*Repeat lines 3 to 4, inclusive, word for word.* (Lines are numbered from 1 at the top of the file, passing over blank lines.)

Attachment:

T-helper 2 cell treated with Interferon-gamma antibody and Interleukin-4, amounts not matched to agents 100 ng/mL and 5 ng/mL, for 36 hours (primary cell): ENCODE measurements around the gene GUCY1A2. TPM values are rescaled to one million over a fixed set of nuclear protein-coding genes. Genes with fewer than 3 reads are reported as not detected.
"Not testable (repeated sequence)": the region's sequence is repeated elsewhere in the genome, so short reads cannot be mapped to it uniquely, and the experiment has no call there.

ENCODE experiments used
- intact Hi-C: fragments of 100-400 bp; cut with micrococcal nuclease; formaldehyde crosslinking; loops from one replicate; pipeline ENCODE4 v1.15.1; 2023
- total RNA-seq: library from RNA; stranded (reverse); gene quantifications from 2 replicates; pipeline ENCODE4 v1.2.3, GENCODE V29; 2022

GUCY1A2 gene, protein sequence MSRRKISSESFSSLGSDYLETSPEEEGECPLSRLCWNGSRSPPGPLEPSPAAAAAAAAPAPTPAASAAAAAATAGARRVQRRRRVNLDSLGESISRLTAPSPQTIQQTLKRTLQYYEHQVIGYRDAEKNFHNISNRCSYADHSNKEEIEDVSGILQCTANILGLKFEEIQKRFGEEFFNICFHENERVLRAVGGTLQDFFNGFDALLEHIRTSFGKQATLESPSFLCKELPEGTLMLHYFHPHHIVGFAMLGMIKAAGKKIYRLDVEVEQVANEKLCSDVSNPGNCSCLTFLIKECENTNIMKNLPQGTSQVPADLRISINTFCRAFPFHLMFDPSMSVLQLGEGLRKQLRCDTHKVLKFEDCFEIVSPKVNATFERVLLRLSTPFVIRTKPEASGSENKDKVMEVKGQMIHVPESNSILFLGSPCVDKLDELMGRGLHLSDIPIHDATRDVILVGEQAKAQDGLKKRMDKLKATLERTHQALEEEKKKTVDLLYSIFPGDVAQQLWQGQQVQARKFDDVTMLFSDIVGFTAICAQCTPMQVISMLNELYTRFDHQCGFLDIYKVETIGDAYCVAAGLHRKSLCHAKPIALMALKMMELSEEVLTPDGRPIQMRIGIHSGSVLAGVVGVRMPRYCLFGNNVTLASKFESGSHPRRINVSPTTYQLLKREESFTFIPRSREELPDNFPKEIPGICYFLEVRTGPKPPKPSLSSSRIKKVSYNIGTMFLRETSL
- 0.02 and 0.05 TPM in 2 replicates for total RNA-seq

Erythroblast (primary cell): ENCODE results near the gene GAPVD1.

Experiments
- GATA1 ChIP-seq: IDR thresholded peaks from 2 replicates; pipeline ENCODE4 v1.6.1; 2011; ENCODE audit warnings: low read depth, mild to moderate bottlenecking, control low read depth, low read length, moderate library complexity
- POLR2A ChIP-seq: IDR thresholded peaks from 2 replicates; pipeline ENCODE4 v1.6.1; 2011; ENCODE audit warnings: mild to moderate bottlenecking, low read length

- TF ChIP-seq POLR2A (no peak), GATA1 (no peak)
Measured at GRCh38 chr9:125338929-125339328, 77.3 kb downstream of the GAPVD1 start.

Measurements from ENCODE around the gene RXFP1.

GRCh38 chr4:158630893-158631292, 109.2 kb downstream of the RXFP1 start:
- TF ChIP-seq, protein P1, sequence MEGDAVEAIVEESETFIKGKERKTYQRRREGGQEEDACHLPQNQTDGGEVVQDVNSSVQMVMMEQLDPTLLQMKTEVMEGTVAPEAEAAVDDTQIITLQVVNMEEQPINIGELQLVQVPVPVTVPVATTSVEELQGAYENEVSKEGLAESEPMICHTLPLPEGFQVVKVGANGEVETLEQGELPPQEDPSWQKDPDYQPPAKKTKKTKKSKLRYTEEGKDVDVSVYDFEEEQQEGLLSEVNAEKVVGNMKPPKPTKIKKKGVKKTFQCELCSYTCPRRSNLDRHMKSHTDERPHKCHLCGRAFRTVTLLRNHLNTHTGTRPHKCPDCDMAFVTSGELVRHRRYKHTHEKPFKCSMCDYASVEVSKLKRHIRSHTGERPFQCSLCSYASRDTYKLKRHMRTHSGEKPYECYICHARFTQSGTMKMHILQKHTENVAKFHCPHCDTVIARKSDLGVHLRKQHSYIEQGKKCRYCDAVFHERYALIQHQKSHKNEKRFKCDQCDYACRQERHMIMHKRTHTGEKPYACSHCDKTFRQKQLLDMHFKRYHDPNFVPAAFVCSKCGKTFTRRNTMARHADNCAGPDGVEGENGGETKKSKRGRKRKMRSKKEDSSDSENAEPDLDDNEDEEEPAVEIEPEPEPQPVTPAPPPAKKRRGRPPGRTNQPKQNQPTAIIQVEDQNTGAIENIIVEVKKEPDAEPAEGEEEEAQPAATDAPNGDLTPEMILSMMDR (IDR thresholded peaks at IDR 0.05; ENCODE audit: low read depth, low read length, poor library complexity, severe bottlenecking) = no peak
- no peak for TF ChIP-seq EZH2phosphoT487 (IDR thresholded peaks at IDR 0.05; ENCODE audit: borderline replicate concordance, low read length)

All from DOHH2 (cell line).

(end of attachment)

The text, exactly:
ENCODE experiments used
- intact Hi-C: fragments of 100-400 bp; cut with micrococcal nuclease; formaldehyde crosslinking; loops from one replicate; pipeline ENCODE4 v1.15.1; 2023